What is Clinical Psychology?

“Intraquest was inspired by personal challenge, renewed hope and transformation. With this we wholeheartedly believe there are no ‘hopeless people’, just people lacking hope!” JEN & KAREN


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What is Clinical Psychology?

We asked Paula our Lead Clinical Psychologist here at IntraQuest to answer this question recently …

Wow, this is a tricky question, well not tricky exactly but hard to sum up in a few words!

I think Clinical Psychology is best explained when we look at the meaning of the title so: Clinical = “based on or characterised by observable and diagnosable symptoms”. Psychology = “the science of mind and behaviour”.

So, Clinical Psychology is all about what is happening for a particular individual or family. We look at the difficulty as a whole, whether that be a whole person; mental health, behavioural, physical health, symptoms etc. Or as a family unit, how individuals interact with others, relationship difficulties, parenting issues, mental health, physical health etc.

We observe what they present, what they report and think, and perhaps what others may see or worry about. Gathering all of the relevant information, and coming up with hypotheses (assumptions of what might be going on based on the evidence). Sharing that hypothesis with the client (and family) and working together towards a shared goal that is beneficial to the individual/family.

female with clear head clouds and lake in background

Clinical Psychologists are qualified to the highest academic standard. We are trained to Doctorate level, following many years of training not only in the classroom but also in clinical settings. Clinical Psychologists are also regulated by the HCPC (Health & Care Professions Council). And as with all Doctors, we are required to continue to maintain our professional standing through learning and research, which continues throughout our careers.

My personal view of Clinical Psychology is that it is a very privileged position, that allows me to help people, who for whatever reason are experiencing difficulties in their lives.

We then work together to find helpful outcomes, using a wide range of psychological interventions, I love the fact that one therapeutic intervention does not fit all, so the skill of a psychologists role is finding the best treatment plan and being flexible and empathic. The most valuable skill that a clinician can have is the ability to form good therapeutic relationships, not only with the individual but with their family and wider systems (education, employment, other professionals etc.), these relationships are key to any therapeutic changes and the ongoing support that may be needed for that individual.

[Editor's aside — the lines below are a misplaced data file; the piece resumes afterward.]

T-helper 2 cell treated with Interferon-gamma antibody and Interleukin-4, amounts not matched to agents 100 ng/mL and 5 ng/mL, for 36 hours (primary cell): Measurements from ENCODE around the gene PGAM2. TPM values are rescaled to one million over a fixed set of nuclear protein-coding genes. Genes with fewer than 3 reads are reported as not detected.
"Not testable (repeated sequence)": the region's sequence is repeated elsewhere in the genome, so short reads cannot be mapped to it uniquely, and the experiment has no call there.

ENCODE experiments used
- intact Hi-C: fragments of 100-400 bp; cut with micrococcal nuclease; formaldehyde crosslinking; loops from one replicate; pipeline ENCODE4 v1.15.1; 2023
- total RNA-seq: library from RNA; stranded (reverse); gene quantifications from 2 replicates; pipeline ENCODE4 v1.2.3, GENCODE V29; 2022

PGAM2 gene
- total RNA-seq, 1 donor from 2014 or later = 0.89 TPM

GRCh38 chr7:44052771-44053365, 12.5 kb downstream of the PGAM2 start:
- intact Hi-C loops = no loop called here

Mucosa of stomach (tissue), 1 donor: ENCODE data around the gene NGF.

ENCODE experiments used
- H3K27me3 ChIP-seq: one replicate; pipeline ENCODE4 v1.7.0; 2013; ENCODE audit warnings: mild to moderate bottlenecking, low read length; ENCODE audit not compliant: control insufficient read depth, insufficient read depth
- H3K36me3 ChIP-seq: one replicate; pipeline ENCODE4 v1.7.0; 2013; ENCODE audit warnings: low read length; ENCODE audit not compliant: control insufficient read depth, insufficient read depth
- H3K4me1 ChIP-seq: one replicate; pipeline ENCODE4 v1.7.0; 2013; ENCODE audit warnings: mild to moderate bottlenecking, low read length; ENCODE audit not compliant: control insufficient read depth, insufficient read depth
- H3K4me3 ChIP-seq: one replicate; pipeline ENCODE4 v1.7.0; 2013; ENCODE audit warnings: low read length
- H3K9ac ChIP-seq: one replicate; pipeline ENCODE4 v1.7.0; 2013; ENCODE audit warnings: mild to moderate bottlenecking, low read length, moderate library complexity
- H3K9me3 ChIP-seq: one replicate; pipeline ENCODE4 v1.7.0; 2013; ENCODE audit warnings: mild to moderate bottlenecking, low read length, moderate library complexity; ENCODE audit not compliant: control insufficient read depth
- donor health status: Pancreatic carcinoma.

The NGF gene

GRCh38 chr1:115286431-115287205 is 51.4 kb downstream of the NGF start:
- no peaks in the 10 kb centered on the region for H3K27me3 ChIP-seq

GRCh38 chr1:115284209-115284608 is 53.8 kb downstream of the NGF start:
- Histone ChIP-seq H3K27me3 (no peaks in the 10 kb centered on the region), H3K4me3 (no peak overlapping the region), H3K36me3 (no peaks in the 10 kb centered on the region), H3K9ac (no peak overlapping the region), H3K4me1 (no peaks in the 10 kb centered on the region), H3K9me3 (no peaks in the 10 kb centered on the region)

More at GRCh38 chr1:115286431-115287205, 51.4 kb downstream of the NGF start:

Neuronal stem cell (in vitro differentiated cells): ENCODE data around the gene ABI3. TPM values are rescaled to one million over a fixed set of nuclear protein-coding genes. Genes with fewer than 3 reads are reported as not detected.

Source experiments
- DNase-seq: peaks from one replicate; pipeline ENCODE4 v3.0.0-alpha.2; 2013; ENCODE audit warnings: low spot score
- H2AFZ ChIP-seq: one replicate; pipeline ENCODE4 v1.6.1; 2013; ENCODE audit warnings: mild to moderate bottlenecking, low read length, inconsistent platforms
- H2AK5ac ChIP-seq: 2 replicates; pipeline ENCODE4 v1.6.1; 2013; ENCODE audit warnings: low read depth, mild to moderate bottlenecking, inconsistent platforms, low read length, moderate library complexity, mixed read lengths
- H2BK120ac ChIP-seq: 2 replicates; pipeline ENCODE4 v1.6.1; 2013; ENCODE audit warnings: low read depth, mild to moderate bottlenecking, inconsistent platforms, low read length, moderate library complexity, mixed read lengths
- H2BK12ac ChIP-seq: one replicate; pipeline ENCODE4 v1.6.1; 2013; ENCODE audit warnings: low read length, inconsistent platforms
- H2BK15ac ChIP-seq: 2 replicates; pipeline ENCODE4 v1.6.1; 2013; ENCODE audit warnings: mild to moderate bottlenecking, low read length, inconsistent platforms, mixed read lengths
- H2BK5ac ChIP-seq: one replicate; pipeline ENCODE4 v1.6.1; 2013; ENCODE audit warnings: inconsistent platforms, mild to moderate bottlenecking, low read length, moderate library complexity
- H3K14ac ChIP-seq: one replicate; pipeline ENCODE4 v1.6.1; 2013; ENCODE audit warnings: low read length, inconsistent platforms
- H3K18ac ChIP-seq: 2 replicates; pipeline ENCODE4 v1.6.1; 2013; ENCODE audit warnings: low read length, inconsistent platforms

Again, this makes perfect sense to me as you have to be able to trust the person that you have asked to help you with what may be a potentially very difficult journey for you. One of the things that sets a therapist apart from other roles is that we are actually delighted when either our client “sacks” us or we agree together that our time together is done. That doesn’t mean that we are glad that you won’t be coming back to see us, but rather that you have worked hard to resolve your difficulties and you no longer need to see us on a regular basis. Of course, we plan this ending, just like we plan every session so that it is tailored to the individual’s needs, we can offer reduced sessions or check-ins until you are happy to say goodbye. This is why I love what I do!

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Another tricky question! Well, two but hope I have answered both here: 

The National Health Service is experiencing unprecedented pressure, the reason for this is both manyfold and complicated, but I am happy to share some of the experiences I faced whilst working in a CAMHs service some 5 years ago: Reduction in funding to health services year on year, this then placed pressure on all trusts and in turn further pressure on individual services, teams and practitioners. Services tried to adapt to the lack of funding, but with ever-increasing costs and ever-decreasing funding the pressure on staff to see more people also increased. Waiting lists climbed to an all-time high and the overall feeling within services was quite bleak. I began to feel that I was not really helping clients as much as I should/could have and felt overwhelmed, after all, I had trained for over 10 years to improve people’s lives, I decided that I had to leave the NHS for my own well-being, sadly not unusual in the current climate. This coupled with the pandemic and even further investment cuts, the NHS to coin a popular phrase is now “on its knees”.